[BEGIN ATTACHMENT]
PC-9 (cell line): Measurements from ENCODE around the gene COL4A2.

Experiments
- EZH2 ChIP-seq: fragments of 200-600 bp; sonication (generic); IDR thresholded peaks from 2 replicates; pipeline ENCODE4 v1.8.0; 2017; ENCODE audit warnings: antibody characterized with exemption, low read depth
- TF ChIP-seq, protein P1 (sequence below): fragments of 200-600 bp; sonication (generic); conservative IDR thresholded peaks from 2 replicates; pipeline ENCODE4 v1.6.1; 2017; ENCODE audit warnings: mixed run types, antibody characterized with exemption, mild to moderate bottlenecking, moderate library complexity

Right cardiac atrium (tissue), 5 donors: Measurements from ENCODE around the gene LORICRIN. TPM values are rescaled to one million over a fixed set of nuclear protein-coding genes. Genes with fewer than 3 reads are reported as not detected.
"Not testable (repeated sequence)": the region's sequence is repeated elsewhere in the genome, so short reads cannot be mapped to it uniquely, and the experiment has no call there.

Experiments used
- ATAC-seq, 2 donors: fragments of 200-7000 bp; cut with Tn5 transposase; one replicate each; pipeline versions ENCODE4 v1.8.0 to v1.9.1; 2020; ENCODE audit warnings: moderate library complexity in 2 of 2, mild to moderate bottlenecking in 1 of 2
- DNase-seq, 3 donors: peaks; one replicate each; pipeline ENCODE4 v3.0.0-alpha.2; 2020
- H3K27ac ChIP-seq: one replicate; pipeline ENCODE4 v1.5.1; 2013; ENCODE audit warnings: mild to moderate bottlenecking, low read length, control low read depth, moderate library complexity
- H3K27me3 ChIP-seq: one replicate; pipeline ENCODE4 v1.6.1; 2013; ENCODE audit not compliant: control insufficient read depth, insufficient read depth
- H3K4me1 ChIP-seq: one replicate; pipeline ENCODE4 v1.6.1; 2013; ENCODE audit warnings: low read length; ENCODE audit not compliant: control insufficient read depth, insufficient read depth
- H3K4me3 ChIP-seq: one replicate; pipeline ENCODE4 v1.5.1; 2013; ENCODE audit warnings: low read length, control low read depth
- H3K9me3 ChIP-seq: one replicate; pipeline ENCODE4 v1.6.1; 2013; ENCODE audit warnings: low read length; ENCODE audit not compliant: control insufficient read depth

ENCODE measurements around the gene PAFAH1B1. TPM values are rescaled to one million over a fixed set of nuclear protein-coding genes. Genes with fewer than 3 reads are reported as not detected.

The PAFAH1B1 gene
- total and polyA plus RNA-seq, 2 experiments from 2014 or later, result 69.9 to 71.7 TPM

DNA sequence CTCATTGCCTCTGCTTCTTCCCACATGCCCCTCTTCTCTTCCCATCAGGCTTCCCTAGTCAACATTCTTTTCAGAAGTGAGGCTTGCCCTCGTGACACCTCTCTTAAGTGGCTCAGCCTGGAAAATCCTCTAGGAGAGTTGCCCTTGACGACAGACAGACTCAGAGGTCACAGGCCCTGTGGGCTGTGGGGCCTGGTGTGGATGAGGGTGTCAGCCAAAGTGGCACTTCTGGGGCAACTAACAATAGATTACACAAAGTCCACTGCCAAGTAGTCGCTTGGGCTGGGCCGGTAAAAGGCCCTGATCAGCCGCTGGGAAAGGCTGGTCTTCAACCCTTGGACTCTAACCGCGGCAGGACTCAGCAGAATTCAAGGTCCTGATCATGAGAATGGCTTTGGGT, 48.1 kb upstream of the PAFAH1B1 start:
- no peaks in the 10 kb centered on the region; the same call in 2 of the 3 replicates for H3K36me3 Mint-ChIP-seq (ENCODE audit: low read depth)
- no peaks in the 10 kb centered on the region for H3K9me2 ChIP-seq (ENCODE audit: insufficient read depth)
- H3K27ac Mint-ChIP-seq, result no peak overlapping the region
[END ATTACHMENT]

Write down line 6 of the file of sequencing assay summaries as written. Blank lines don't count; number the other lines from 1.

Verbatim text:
"Not testable (repeated sequence)": the region's sequence is repeated elsewhere in the genome, so short reads cannot be mapped to it uniquely, and the experiment has no call there.